Monday, April 12, 2010
Moments For The Soul
A bit of commotion in the ICU tent early in the evening as some of the American staff were scurrying around. A young boy, maybe ten or eleven, had taken a 10-foot fall onto the ground; upon further investigation it became a 50-foot fall. In the center of maelstrom were two Americans, an ex-football player now trauma surgeon and an anesthesiologist; both were desperately attempting to obtain needed laboratory results in order to get the boy into emergency surgery.
An ancient hand-litter was found abandoned in the corner; the surgeon and I hurriedly carried the boy through the obstacle course of patients, beds, tents, and doorways into the operating room. Along side the litter the boy's father struggled to keep up; his calloused hand resting on the tiny chest. A panicked voice in the dark muttered, "son, son, son" over and over again trying desperately to communicate with his little boy.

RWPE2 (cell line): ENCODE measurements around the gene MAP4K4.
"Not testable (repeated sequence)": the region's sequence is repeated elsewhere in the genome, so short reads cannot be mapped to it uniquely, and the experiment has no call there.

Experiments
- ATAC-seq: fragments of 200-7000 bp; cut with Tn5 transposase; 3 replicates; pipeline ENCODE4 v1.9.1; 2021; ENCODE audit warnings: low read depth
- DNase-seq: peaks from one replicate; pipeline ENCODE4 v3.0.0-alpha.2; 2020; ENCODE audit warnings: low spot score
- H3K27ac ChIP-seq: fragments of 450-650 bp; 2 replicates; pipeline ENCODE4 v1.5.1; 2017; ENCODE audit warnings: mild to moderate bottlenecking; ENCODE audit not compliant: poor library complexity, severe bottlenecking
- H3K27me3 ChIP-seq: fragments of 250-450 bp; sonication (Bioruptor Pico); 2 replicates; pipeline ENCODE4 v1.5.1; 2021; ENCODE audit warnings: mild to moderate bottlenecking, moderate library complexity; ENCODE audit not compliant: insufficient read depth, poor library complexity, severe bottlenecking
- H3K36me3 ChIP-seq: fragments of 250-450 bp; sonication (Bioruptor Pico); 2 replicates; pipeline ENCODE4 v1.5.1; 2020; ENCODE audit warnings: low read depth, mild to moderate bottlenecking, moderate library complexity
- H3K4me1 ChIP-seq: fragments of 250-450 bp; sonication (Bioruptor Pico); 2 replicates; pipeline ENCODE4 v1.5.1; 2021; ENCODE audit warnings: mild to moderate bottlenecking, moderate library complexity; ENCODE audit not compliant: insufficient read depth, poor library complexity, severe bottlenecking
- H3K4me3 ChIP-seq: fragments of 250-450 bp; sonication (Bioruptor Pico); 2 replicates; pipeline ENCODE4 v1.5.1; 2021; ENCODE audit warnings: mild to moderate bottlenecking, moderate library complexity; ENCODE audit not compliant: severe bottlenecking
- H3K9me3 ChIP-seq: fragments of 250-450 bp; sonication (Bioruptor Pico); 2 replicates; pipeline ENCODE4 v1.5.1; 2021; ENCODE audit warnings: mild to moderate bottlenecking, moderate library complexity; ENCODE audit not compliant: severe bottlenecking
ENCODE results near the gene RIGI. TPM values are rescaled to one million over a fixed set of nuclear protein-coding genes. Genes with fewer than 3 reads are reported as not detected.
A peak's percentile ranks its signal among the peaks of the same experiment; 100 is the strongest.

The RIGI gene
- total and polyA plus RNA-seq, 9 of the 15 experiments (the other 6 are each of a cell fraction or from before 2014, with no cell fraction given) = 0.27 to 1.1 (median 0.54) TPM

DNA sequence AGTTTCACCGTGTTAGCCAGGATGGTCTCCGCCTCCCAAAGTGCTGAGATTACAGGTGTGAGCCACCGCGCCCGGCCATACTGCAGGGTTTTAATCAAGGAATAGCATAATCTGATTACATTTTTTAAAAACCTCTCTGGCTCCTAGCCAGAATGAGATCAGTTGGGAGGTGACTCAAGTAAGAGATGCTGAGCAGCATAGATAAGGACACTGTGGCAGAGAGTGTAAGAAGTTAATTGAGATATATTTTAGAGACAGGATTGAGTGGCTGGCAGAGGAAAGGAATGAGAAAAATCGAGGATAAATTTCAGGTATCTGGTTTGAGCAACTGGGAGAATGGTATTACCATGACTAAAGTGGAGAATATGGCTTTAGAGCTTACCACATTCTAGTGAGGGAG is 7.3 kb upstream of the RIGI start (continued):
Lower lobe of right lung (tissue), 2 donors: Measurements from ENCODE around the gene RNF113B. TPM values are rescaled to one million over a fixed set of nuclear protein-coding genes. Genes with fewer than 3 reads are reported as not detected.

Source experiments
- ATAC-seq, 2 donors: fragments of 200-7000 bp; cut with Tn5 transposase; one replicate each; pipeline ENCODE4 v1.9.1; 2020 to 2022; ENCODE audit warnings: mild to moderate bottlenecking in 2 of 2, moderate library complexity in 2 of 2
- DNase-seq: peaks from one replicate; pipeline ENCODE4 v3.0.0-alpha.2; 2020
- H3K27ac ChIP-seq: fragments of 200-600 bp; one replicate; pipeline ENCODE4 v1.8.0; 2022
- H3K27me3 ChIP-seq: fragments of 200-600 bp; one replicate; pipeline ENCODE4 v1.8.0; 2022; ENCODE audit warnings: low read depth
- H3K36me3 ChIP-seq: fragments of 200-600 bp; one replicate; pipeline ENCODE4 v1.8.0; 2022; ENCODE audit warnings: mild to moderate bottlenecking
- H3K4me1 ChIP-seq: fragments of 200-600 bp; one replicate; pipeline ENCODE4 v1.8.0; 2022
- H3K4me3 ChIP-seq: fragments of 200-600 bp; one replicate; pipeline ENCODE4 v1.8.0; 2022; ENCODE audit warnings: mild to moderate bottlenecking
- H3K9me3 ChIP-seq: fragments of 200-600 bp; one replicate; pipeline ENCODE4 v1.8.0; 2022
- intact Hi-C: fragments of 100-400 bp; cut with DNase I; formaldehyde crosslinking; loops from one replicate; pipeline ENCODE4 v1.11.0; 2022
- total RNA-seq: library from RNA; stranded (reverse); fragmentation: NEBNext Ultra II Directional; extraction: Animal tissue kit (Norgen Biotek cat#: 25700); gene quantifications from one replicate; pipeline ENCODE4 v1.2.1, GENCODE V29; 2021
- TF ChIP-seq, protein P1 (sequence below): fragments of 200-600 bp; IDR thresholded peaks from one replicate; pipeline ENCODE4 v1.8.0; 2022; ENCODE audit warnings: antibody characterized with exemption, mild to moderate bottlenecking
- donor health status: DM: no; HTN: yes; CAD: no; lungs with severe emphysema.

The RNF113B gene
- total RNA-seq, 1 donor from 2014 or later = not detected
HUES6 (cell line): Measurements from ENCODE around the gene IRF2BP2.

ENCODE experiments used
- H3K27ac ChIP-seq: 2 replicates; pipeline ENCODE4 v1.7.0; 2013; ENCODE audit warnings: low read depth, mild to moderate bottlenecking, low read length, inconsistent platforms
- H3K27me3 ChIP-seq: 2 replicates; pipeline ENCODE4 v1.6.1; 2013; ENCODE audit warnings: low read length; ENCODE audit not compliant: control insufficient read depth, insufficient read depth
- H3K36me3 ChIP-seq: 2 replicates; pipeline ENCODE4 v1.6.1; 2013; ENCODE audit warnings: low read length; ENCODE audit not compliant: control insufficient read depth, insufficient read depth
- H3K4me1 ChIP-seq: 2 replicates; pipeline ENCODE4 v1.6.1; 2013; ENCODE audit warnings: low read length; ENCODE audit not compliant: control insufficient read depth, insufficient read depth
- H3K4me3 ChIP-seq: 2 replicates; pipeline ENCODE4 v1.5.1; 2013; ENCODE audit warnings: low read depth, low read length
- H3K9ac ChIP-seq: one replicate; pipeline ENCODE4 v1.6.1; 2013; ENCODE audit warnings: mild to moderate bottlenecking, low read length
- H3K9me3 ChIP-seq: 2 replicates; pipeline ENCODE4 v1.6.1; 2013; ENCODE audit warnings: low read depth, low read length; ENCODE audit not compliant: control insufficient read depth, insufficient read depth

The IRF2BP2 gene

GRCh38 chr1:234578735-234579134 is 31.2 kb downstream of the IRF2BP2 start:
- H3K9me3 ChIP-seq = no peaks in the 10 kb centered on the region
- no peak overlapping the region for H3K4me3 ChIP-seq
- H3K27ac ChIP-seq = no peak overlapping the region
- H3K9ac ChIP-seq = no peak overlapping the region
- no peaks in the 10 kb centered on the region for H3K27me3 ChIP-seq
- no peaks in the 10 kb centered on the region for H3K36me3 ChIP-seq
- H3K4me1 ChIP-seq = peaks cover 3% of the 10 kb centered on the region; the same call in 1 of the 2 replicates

To describe the operating room would be it's own post, but suffice it to say the only word that I can find is, "medieval"; only a handful of dim florescent lights, stacks of disorganized supplies, and a few pieces of dysfunctional equipment. The boy was dying.
A Haitian surgeon appeared while the boy was being intubated and "put to sleep". The new arrival could plainly see in the American's eyes that he was "assisting" on this one. With only a single patent IV line an incision was rapidly made in the little boy's abdomen, fluid erupted from his belly in staggering amounts. I left, there was nothing more I could do, it was in the hands of the surgeon.
Hours later I learned that the boy had died. The surgeon, standing by himself in the street's shadows, was clearly alone within his thoughts. What struck me was the emotional investment on the part of the burly American, a man who likely had faced death and dying countless times in his life. My image of the quintessential 'trauma surgeon', the gods on earth that are the definition of stoic, precise executors of their science/art was immediately burst. A moment that has become a part of my soul for the remainder of my life.